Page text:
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Aca Not Aerating Lakes This Winter


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You may have heard the rumours and now it's confirmed - Muir, Spring, Beaver, Ironside, Fiesta, Spring,Swan, Millers, all of them will not be aerated by ACA this winter. It's a sad day for stillwater trout anglers and probably means a premature death sentence for thousands of rainbow and brown trout across the province. Cancelled too I suspect will be Fisheries plans to stock tiger trout in any of the lakes previously aerated i.e. Muir, Beaver, Ironside, Kerbe's.

 

This from Todd Zimmerling, President and CEO of the Alberta Conservation Association:

 

Up until very recently we have been operating our surface aeration systems under the assumption that if we did our due diligence and undertook “reasonable” precautions to warn the public of the hazards associated with the open water that we create in the ice, that we would have a substantial defense should an incident occur. However, we have now been provided with two different legal opinions that indicate that under Sec 263 of the criminal code, regardless of the precautions, warnings or barriers implement, if someone falls into the hole and dies we are guilty of manslaughter. This section of the criminal code does not provide for a due diligence defense. So as you can imagine this has created significant issues for our aeration program. At the moment we have decided that we will not be running the surface aeration program this year (unless we can find a way around the associated criminal liability); however, we are looking at a couple other options for subsurface aeration that does not create a hole in the ice. The techniques we are looking at are much more expensive than the surface aeration, and have not been tried in our lake systems before (to the best of our knowledge).

We are working towards having a concrete plan to bring to the Fisheries Round Table meeting on October 17. I believe the plan will include three key points: 1) Attempt to super saturate all locations using surface aeration prior to ice-up. 2) Use subsurface aeration techniques on select lakes during the winter of 2015/16. 3) Stock larger trout in the spring in those lakes that do not get aerated and may suffer winter kill. None of this is confirmed, but this is the direction we are looking.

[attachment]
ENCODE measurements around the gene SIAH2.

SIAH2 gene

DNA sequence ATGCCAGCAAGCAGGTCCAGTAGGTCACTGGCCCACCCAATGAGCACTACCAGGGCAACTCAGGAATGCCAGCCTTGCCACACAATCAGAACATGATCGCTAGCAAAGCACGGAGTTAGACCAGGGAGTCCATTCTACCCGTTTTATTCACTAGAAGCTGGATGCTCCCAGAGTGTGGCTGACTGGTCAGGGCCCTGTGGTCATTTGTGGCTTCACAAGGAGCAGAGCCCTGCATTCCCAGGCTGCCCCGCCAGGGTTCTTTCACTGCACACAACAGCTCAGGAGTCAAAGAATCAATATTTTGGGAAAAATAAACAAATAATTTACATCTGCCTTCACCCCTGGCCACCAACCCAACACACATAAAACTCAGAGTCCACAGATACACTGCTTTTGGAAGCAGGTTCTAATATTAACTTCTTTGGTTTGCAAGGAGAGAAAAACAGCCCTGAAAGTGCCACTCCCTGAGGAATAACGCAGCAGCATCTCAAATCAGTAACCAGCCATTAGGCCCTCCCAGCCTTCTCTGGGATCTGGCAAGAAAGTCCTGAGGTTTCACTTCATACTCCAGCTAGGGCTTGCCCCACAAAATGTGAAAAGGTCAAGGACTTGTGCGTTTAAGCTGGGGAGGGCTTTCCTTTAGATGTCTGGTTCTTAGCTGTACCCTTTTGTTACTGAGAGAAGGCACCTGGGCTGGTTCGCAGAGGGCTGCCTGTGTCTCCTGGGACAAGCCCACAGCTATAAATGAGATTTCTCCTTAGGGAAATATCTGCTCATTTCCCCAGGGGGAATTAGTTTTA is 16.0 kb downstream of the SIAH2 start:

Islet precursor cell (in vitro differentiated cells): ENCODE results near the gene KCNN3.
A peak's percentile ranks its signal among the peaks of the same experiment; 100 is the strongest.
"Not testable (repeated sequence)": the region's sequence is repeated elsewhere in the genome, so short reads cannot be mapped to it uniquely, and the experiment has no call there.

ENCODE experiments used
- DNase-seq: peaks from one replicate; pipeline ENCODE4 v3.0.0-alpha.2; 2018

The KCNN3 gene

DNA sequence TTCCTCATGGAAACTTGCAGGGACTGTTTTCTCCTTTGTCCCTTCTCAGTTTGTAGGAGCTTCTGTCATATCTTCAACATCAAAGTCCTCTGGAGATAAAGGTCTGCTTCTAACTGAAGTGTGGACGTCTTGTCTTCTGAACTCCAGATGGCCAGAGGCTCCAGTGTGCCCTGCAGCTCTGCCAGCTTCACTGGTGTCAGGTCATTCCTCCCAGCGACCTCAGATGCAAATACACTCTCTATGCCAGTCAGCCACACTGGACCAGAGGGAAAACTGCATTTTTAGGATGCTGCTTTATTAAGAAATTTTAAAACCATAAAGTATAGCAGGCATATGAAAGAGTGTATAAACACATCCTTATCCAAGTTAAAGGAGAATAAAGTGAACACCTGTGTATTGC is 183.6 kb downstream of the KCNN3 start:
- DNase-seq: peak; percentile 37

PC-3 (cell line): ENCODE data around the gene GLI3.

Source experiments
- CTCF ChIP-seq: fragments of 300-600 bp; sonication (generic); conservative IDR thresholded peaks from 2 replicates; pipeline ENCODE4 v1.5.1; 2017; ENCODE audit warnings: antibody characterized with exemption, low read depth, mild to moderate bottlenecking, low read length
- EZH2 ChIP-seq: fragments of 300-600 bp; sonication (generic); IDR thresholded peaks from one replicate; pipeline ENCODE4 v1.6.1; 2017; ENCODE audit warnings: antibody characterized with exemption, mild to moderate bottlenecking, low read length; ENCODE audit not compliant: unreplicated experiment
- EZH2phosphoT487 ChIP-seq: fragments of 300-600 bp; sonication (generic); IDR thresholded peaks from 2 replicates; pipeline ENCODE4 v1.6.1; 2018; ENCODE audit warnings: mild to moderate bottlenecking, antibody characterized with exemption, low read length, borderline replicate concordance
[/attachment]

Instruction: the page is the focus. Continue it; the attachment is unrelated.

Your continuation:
Once the Federal election is over we will ask our stakeholders to help us is persuading the Federal Government to make changes to section 263 to allow for surface aeration that benefits society as a whole (assuming reasonable efforts are made to inform people of the danger).

Shutting down aeration is not something we wanted to do, in fact we had plans to start expanding the aeration program, but this obscure law has created a significant liability that we can’t ignore. We will figure something out, but there could be a couple years when the fishing in your favorite lake is not as good as it once was. I am hoping this can be minimized.

Peter

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Well that sucks. Makes me wonder why any fall stocking was done then. I know they put quite a few tiny guys into Fiesta a couple weeks ago to help that one bounce back. Those fish will almost certainly die as even with aeration that lake has a high winter mortality rate.

 

Not to mention just how badly this will bugger up the "plan" (and I use the quotations here to indicate a massive amount of sarcasm) for stocking the Tigers.

 

Not that this is the ACA's fault. I dont blame them one bit for covering their butts against manslaughter liability. Just another setback as far as decent man made fisheries go.

 

J

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Duty to safeguard opening in ice

  • [*]

263. (1) Every one who makes or causes to be made an opening in ice that is open to or frequented by the public is under a legal duty to guard it in a manner that is adequate to prevent persons from falling in by accident and is adequate to warn them that the opening exists.

[*] Marginal note:Excavation on land

(2) Every one who leaves an excavation on land that he owns or of which he has charge or supervision is under a legal duty to guard it in a manner that is adequate to prevent persons from falling in by accident and is adequate to warn them that the excavation exists.

[*] Marginal note:Offences

(3) Every one who fails to perform a duty imposed by subsection (1) or (2) is guilty of

  • [*]

(a) manslaughter, if the death of any person results therefrom;

[*]

(b) an offence under section 269, if bodily harm to any person results therefrom; or

[*]

(c) an offence punishable on summary conviction.

  • [*]R.S., c. C-34, s. 242; [*]1980-81-82-83, c. 125, s. 18.

To bad our legal system takes the side of those who don't pay attention to warning/caution signs. We have caution/warning signs all over our roadway systems but I don't see the roadways closed due to the open excavations, etc.